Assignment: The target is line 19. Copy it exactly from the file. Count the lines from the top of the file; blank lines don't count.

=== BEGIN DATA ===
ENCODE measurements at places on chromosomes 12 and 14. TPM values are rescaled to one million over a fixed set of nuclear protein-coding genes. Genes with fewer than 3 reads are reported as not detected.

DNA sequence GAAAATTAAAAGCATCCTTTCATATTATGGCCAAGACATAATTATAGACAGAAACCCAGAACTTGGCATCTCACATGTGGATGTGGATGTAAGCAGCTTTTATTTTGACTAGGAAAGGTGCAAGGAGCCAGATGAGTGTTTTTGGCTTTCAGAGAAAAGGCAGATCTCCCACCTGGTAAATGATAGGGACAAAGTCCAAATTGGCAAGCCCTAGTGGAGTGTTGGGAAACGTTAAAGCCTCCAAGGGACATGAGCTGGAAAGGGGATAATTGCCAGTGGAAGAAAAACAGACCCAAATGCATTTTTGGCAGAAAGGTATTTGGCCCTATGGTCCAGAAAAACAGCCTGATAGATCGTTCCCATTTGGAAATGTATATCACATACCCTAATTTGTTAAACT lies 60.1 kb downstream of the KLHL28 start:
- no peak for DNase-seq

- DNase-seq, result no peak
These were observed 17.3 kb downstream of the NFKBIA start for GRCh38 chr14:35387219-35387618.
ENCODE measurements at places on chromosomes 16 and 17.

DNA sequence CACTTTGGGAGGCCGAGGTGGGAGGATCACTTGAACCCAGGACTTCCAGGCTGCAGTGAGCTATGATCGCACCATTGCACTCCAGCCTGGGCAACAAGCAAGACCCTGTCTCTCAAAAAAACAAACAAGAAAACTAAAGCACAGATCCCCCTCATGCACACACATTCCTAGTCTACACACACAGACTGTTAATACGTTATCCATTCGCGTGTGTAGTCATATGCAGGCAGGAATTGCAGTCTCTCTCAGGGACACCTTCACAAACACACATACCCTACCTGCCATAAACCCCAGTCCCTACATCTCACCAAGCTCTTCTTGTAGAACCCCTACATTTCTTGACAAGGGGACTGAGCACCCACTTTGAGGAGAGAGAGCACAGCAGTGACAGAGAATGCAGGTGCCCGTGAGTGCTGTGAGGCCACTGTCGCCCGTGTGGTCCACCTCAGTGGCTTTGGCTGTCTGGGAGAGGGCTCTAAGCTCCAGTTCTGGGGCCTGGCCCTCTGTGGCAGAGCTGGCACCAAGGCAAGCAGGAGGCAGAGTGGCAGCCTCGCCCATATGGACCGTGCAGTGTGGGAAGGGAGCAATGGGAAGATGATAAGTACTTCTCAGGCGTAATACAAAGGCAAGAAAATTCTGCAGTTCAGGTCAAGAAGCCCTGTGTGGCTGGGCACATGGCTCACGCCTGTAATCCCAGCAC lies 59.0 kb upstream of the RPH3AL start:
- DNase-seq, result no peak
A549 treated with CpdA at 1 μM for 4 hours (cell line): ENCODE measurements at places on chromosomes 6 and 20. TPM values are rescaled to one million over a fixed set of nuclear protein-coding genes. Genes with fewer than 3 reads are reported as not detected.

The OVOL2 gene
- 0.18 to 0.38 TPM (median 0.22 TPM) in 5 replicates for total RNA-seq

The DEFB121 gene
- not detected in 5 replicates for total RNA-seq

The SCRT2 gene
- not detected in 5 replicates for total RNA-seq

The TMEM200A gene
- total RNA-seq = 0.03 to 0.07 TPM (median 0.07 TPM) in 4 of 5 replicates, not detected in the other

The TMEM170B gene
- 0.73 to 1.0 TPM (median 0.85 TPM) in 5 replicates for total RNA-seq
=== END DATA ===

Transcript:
- 0.73 to 1.0 TPM (median 0.85 TPM) in 5 replicates for total RNA-seq